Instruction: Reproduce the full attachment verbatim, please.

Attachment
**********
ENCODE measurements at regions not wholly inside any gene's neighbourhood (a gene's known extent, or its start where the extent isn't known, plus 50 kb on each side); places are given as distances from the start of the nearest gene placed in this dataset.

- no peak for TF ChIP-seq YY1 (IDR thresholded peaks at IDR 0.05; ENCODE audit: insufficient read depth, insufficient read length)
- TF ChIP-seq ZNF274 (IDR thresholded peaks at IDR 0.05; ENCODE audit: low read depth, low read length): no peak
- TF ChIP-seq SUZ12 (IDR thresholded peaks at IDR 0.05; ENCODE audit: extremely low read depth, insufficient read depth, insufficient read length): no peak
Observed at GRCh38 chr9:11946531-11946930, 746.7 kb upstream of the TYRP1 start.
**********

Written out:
ENCODE measurements at regions not wholly inside any gene's neighbourhood (a gene's known extent, or its start where the extent isn't known, plus 50 kb on each side); places are given as distances from the start of the nearest gene placed in this dataset.

- no peak for TF ChIP-seq YY1 (IDR thresholded peaks at IDR 0.05; ENCODE audit: insufficient read depth, insufficient read length)
- TF ChIP-seq ZNF274 (IDR thresholded peaks at IDR 0.05; ENCODE audit: low read depth, low read length): no peak
- TF ChIP-seq SUZ12 (IDR thresholded peaks at IDR 0.05; ENCODE audit: extremely low read depth, insufficient read depth, insufficient read length): no peak
Observed at GRCh38 chr9:11946531-11946930, 746.7 kb upstream of the TYRP1 start.